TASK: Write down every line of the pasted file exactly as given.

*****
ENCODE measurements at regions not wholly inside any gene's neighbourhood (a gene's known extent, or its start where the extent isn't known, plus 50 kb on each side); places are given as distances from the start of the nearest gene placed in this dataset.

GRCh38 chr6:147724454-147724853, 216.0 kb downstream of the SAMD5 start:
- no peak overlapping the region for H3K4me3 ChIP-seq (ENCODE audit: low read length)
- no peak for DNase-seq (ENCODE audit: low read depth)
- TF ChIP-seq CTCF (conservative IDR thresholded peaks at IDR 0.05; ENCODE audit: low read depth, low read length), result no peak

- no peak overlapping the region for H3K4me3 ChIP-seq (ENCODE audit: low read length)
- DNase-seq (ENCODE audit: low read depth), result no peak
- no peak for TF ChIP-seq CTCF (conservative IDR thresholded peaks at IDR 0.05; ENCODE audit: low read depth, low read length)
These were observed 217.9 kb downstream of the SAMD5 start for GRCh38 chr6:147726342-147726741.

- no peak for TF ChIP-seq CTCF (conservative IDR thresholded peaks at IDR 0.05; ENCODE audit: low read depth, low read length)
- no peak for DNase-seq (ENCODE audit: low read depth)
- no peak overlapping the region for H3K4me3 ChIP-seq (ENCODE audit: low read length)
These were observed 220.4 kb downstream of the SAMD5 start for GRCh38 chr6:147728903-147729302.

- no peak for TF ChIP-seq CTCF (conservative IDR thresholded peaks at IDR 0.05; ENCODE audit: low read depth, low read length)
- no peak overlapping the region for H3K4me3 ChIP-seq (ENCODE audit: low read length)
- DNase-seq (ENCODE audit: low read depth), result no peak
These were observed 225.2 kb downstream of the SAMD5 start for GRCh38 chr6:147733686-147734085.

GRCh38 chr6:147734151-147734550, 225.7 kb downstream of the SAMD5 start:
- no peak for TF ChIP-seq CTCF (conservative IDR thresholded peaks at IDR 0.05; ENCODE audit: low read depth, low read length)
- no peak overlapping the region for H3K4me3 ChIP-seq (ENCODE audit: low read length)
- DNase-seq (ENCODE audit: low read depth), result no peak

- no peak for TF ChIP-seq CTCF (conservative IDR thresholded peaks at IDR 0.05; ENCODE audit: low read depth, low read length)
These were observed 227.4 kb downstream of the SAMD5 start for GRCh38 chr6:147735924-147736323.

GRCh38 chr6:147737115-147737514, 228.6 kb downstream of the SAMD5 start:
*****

ENCODE measurements at regions not wholly inside any gene's neighbourhood (a gene's known extent, or its start where the extent isn't known, plus 50 kb on each side); places are given as distances from the start of the nearest gene placed in this dataset.

GRCh38 chr6:147724454-147724853, 216.0 kb downstream of the SAMD5 start:
- no peak overlapping the region for H3K4me3 ChIP-seq (ENCODE audit: low read length)
- no peak for DNase-seq (ENCODE audit: low read depth)
- TF ChIP-seq CTCF (conservative IDR thresholded peaks at IDR 0.05; ENCODE audit: low read depth, low read length), result no peak

- no peak overlapping the region for H3K4me3 ChIP-seq (ENCODE audit: low read length)
- DNase-seq (ENCODE audit: low read depth), result no peak
- no peak for TF ChIP-seq CTCF (conservative IDR thresholded peaks at IDR 0.05; ENCODE audit: low read depth, low read length)
These were observed 217.9 kb downstream of the SAMD5 start for GRCh38 chr6:147726342-147726741.

- no peak for TF ChIP-seq CTCF (conservative IDR thresholded peaks at IDR 0.05; ENCODE audit: low read depth, low read length)
- no peak for DNase-seq (ENCODE audit: low read depth)
- no peak overlapping the region for H3K4me3 ChIP-seq (ENCODE audit: low read length)
These were observed 220.4 kb downstream of the SAMD5 start for GRCh38 chr6:147728903-147729302.

- no peak for TF ChIP-seq CTCF (conservative IDR thresholded peaks at IDR 0.05; ENCODE audit: low read depth, low read length)
- no peak overlapping the region for H3K4me3 ChIP-seq (ENCODE audit: low read length)
- DNase-seq (ENCODE audit: low read depth), result no peak
These were observed 225.2 kb downstream of the SAMD5 start for GRCh38 chr6:147733686-147734085.

GRCh38 chr6:147734151-147734550, 225.7 kb downstream of the SAMD5 start:
- no peak for TF ChIP-seq CTCF (conservative IDR thresholded peaks at IDR 0.05; ENCODE audit: low read depth, low read length)
- no peak overlapping the region for H3K4me3 ChIP-seq (ENCODE audit: low read length)
- DNase-seq (ENCODE audit: low read depth), result no peak

- no peak for TF ChIP-seq CTCF (conservative IDR thresholded peaks at IDR 0.05; ENCODE audit: low read depth, low read length)
These were observed 227.4 kb downstream of the SAMD5 start for GRCh38 chr6:147735924-147736323.

GRCh38 chr6:147737115-147737514, 228.6 kb downstream of the SAMD5 start: